Property developers in Calgary suffer from a deplorable lack of imagination, and have the nasty habit of naming streets in new developments very similarly. In Seton, for example, there are roads called Seton Drive, Seton Place, Seton Passage, Seton Way – it’s simply a nightmare to give people directions! This means although there were 56 matches, fewer than those are likely to be in Seton. Let’s see if we can narrow down our results.


The field we’re really interested in is the CommunityName. Search will look at all the fields in an object but, since we know exactly which field we want, we can switch the little drop down from Search to Condition. Here we can enter any expression which evaluates to a Boolean. In our case, something like [obj].CommunityName == "SETON"should do the trick.

Debugging c# collections by using conditional evaluation
Using the condition search mode. All this functionality is also available in the QuickWatch screen

Because this field takes a Boolean, we could also have used something like [obj].CommunityName.Contains("SETON", StringComparison.InvariantCultureIgnoreCase)
Conditional provides for more specific searches and multiple conditions to really narrow down your collection. You could even use the condition field to do a search with a regular expression.

Find root cause - Ozcode


Filtering collections in the debugger
The filter button

If you cast your eyes up from the depth chevrons, you’ll see a filter button. Clicking on this button hides records that don’t match the search criteria, which reduces visual clutter.

Custom expressions

Sometimes the value we want to search for isn’t one that is represented in the collection, but rather one derived from values in the collection. For instance, let’s imagine we have a method such as this:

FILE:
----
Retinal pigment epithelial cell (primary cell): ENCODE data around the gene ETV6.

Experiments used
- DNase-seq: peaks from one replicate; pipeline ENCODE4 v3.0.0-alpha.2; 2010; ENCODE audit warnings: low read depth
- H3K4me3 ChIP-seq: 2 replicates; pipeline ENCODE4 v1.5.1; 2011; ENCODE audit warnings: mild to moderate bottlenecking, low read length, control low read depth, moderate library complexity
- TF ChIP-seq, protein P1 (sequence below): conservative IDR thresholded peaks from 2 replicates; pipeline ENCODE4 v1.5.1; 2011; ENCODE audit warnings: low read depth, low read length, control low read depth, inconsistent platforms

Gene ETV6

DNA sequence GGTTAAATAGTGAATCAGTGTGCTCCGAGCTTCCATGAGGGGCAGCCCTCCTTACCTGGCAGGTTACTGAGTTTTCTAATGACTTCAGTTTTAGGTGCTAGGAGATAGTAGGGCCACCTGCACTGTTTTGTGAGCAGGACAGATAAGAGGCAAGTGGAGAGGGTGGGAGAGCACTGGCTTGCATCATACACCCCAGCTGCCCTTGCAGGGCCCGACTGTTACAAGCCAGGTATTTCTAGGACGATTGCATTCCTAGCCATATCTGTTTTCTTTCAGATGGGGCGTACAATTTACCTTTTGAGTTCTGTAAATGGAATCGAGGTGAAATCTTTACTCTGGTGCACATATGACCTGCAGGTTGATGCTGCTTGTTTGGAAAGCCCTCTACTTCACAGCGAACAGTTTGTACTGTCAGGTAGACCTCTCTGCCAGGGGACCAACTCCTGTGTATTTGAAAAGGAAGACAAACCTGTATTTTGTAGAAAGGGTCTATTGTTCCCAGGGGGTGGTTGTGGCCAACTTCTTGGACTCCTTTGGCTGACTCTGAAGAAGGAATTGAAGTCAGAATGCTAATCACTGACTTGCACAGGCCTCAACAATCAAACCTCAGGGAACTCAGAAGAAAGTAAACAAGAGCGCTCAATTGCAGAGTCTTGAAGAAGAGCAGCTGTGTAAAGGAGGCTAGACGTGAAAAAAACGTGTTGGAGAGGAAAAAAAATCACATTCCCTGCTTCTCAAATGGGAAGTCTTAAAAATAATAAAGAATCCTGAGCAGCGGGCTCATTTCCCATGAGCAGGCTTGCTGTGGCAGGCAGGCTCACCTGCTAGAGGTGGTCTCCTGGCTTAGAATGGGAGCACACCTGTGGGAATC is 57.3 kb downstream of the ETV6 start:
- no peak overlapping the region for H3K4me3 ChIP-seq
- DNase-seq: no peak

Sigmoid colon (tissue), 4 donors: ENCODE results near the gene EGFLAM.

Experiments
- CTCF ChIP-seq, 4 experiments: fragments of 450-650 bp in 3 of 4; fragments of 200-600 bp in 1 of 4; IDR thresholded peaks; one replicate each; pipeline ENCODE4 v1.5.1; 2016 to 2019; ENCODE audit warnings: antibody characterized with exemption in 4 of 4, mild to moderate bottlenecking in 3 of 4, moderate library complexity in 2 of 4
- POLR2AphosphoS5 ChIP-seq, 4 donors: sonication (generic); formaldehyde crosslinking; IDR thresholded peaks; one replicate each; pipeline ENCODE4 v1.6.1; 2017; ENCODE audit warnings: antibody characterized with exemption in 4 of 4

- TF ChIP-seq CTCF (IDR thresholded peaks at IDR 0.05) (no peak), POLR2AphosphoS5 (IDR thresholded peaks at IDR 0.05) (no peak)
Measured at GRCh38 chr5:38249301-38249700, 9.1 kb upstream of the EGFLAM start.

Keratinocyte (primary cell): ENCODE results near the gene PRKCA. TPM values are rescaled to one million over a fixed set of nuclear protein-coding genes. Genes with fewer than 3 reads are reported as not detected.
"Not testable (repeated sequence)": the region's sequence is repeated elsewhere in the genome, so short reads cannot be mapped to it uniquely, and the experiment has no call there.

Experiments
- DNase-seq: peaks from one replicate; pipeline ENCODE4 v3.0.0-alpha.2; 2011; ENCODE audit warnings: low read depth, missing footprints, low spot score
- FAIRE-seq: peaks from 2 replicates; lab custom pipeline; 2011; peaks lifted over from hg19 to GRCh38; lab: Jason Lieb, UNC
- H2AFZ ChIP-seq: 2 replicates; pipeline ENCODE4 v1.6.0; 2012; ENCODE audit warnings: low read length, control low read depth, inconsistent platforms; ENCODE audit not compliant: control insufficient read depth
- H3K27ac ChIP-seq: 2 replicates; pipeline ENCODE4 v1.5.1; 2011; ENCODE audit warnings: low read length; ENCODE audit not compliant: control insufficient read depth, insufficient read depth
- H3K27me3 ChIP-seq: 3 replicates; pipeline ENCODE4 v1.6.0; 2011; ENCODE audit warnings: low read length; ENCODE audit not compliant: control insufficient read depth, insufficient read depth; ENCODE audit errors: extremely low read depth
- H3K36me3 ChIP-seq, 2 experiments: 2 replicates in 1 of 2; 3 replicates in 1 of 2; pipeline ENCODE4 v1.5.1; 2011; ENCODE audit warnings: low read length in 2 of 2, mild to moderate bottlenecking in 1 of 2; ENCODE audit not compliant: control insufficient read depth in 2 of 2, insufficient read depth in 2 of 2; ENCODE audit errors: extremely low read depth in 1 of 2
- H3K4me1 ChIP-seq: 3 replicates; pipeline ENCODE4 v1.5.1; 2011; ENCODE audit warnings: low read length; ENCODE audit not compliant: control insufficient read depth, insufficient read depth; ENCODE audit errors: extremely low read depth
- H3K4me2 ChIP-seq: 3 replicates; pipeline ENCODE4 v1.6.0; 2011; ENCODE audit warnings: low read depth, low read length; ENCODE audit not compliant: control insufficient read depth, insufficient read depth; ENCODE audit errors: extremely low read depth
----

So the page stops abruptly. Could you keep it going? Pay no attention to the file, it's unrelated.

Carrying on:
public static bool RequiresReview(BuildingPermit permit)
            return permit.EstProjectCost.HasValue 
                && permit.EstProjectCost > 20000 
                && permit.StatusCurrent== "Pre Backfill Phase";

This performs some complex logic on a building permit. The result of this field can be added to a collection in the debugger using a custom expression. It can also be useful when debugging methods, to project the application of this method to an entire collection.

Debugging c# collections by filtering using a custom expression
Searching for a custom expression

The combination of the custom field and the conditional search allows you to search for and see the result of a calculation on the collection.

Moving on

Searching in a collection allows you to quickly narrow down the values that are causing your code to fail. In part 2 of this series, we’ll look at how we can apply some of these techniques to searching through large objects.

Ozcode Visual Studio Extension

Data tips provide deep insights into your data letting you drill down to any level in a data object.

Search. Quickly and effortlessly search member names and values, regardless of the size of the collection or complexity of the object graph.

Conditional search. Search collections using custom predicates; from logical expressions to any complex logic you have in mind.

Reveal. “Star” the properties you are interested in to customize how an object appears in the debugger so you can focus on the data that really matters to you.

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Simon Timms